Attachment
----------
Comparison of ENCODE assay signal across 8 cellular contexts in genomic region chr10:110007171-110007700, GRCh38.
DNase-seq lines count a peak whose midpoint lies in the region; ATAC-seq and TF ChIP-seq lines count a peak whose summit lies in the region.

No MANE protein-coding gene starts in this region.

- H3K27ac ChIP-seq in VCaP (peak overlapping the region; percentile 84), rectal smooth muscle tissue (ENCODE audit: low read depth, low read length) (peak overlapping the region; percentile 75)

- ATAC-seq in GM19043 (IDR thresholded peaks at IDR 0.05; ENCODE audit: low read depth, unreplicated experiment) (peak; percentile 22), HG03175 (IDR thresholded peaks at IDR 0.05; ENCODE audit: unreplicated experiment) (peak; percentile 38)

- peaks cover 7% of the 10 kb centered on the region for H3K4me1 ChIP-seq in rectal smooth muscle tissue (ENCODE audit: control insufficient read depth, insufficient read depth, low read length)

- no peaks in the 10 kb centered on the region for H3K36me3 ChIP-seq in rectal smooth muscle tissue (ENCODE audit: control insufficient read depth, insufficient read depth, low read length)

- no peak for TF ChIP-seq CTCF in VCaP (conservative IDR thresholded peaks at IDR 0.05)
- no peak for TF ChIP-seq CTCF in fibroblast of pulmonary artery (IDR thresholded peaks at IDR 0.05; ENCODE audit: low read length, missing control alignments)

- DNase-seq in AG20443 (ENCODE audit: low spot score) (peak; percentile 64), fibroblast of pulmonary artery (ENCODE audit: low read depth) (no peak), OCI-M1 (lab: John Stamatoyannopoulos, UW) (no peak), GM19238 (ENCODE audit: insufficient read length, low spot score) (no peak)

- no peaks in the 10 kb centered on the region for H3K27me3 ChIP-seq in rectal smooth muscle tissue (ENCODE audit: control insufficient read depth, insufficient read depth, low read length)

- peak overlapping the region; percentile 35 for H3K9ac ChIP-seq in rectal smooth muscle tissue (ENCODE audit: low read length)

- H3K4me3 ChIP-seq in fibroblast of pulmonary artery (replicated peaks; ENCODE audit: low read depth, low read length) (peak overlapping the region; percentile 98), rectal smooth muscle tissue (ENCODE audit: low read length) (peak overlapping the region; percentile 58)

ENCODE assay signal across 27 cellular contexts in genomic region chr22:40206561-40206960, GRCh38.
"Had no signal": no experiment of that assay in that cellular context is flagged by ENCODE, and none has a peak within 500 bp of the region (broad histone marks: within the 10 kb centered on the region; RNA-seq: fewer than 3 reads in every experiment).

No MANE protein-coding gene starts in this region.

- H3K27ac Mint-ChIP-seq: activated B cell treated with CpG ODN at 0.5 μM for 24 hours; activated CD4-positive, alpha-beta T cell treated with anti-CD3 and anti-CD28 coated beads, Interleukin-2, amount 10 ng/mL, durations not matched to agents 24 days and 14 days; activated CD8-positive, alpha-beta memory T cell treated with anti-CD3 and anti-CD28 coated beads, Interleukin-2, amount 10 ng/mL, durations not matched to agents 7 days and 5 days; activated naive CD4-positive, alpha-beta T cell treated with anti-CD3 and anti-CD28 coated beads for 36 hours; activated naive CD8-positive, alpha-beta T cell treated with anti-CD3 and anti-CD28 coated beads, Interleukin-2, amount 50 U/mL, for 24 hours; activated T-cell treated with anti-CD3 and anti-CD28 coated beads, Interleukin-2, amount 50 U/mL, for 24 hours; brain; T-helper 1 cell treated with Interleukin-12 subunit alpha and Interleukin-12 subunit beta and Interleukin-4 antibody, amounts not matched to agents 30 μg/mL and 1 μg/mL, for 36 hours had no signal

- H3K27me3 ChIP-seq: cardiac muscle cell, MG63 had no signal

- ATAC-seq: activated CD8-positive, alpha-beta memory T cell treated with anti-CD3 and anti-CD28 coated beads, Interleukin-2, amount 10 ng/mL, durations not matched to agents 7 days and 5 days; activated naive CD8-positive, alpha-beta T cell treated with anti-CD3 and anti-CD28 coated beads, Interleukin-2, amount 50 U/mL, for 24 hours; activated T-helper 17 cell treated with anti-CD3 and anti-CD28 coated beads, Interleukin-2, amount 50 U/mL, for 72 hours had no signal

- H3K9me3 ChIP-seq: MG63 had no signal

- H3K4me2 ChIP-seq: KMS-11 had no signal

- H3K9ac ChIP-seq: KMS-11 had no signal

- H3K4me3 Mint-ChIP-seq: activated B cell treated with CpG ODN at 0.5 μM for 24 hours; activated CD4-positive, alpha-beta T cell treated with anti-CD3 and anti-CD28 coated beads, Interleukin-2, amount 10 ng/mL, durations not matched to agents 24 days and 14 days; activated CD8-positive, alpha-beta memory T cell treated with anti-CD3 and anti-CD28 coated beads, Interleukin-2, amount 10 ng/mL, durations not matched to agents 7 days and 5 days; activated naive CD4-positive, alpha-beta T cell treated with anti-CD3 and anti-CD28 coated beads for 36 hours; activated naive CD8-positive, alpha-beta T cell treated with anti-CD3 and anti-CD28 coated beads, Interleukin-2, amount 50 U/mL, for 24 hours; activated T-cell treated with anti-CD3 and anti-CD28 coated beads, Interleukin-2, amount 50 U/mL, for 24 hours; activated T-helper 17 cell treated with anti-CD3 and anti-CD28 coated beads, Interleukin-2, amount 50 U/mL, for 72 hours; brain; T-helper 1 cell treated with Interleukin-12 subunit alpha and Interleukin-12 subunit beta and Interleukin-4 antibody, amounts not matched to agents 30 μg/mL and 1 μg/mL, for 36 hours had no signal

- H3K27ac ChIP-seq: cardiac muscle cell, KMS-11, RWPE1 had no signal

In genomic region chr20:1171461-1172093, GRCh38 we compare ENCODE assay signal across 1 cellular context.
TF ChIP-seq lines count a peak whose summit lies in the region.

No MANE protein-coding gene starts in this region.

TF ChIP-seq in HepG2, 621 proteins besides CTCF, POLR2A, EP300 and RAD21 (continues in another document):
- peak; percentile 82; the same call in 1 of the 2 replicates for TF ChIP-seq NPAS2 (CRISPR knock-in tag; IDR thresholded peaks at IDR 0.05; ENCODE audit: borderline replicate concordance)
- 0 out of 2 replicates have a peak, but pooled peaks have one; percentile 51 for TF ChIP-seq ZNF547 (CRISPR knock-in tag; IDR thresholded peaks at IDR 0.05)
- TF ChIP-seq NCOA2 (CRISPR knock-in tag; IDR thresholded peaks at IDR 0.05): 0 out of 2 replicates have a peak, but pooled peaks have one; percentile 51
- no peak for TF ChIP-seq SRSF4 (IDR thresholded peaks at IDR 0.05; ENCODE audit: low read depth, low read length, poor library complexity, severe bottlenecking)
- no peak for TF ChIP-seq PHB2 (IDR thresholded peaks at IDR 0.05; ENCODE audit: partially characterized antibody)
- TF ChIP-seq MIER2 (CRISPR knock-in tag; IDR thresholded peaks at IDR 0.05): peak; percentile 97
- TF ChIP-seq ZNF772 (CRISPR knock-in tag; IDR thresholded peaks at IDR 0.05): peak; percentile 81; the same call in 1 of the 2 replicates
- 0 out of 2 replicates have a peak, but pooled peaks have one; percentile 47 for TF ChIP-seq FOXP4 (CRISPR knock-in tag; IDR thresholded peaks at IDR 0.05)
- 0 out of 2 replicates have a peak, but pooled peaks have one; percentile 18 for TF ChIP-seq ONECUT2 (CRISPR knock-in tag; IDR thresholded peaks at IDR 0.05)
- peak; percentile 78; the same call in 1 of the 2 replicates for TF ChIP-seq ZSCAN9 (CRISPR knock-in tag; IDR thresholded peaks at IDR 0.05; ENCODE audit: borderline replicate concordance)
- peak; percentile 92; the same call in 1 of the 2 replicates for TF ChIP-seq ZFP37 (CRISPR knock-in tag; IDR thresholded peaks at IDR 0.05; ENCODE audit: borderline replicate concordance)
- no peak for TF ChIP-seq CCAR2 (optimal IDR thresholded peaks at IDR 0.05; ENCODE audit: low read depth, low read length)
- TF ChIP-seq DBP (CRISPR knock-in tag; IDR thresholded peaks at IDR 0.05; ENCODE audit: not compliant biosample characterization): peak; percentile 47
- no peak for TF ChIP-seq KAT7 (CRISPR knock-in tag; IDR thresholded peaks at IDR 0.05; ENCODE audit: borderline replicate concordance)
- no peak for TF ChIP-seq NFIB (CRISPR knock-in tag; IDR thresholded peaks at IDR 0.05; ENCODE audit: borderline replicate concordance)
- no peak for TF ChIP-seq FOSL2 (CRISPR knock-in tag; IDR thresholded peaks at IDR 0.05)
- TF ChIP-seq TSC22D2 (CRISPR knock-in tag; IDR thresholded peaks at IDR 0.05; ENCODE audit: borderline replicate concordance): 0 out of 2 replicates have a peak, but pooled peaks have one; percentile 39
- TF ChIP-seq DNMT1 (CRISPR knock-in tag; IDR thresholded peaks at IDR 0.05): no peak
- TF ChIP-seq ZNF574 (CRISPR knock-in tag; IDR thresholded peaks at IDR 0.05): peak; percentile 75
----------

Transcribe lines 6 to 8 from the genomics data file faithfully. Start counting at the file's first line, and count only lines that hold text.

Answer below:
- peaks cover 7% of the 10 kb centered on the region for H3K4me1 ChIP-seq in rectal smooth muscle tissue (ENCODE audit: control insufficient read depth, insufficient read depth, low read length)

- no peaks in the 10 kb centered on the region for H3K36me3 ChIP-seq in rectal smooth muscle tissue (ENCODE audit: control insufficient read depth, insufficient read depth, low read length)

- no peak for TF ChIP-seq CTCF in VCaP (conservative IDR thresholded peaks at IDR 0.05)